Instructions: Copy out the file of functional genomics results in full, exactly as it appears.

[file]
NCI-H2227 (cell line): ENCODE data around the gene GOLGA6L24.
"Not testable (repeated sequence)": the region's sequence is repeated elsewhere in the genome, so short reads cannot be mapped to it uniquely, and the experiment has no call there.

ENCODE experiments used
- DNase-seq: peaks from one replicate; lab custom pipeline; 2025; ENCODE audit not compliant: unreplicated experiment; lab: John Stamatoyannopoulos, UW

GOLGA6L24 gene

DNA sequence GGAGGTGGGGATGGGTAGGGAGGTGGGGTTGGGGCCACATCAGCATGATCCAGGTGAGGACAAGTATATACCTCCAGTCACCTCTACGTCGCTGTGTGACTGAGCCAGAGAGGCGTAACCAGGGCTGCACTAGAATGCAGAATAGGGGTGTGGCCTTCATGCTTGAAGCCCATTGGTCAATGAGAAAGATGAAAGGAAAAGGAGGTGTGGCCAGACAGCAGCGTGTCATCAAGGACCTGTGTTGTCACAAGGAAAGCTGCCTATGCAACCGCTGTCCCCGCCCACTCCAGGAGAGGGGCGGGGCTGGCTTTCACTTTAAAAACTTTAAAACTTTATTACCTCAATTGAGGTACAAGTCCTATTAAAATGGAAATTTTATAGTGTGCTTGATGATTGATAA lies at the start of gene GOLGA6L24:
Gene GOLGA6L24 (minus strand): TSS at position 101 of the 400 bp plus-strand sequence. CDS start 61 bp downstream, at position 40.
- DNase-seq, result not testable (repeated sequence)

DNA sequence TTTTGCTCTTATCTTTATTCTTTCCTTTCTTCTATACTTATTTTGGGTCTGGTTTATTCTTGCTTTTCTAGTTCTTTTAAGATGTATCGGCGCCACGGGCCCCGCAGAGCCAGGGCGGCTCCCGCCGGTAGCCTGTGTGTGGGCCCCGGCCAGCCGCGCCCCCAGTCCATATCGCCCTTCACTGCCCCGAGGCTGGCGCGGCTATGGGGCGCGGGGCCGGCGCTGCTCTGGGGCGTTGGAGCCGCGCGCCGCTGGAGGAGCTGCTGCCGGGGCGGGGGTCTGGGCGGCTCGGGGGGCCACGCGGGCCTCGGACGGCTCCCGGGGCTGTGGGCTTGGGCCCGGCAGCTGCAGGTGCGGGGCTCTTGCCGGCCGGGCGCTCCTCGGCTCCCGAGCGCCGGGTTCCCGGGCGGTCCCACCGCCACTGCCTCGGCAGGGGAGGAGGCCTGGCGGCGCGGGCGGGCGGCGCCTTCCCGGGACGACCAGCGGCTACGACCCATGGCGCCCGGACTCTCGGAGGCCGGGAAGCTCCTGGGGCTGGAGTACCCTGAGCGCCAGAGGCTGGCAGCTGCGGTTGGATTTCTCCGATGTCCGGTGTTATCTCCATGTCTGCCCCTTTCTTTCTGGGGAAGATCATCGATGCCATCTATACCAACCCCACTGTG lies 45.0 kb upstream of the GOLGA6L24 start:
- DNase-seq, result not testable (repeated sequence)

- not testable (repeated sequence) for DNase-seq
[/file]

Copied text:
NCI-H2227 (cell line): ENCODE data around the gene GOLGA6L24.
"Not testable (repeated sequence)": the region's sequence is repeated elsewhere in the genome, so short reads cannot be mapped to it uniquely, and the experiment has no call there.

ENCODE experiments used
- DNase-seq: peaks from one replicate; lab custom pipeline; 2025; ENCODE audit not compliant: unreplicated experiment; lab: John Stamatoyannopoulos, UW

GOLGA6L24 gene

DNA sequence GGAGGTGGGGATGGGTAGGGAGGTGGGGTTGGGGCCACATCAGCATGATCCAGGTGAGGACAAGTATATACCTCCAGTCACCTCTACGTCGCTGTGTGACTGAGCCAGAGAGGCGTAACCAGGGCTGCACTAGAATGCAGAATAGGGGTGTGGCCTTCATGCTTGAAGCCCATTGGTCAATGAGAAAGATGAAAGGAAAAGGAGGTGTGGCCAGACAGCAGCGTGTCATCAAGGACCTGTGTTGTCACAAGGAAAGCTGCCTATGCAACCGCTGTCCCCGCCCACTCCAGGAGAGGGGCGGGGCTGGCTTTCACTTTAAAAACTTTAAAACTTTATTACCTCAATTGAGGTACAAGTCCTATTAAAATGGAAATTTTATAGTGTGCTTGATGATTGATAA lies at the start of gene GOLGA6L24:
Gene GOLGA6L24 (minus strand): TSS at position 101 of the 400 bp plus-strand sequence. CDS start 61 bp downstream, at position 40.
- DNase-seq, result not testable (repeated sequence)

DNA sequence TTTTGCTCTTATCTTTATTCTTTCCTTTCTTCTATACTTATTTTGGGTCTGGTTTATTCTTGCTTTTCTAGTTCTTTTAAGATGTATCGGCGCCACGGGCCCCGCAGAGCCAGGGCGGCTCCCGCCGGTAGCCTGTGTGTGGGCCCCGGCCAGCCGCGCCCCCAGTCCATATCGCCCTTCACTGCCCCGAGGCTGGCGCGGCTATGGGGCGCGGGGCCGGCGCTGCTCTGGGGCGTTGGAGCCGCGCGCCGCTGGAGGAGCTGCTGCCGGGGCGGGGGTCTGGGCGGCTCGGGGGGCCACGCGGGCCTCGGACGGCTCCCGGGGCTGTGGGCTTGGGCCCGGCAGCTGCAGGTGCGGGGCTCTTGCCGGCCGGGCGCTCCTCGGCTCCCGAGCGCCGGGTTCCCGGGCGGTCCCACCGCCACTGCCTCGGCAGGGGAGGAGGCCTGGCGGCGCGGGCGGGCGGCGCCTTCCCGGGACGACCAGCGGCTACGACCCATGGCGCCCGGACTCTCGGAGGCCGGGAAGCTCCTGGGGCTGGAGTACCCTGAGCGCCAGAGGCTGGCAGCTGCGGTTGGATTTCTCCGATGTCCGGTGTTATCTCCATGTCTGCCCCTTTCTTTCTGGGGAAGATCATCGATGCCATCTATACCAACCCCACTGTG lies 45.0 kb upstream of the GOLGA6L24 start:
- DNase-seq, result not testable (repeated sequence)

- not testable (repeated sequence) for DNase-seq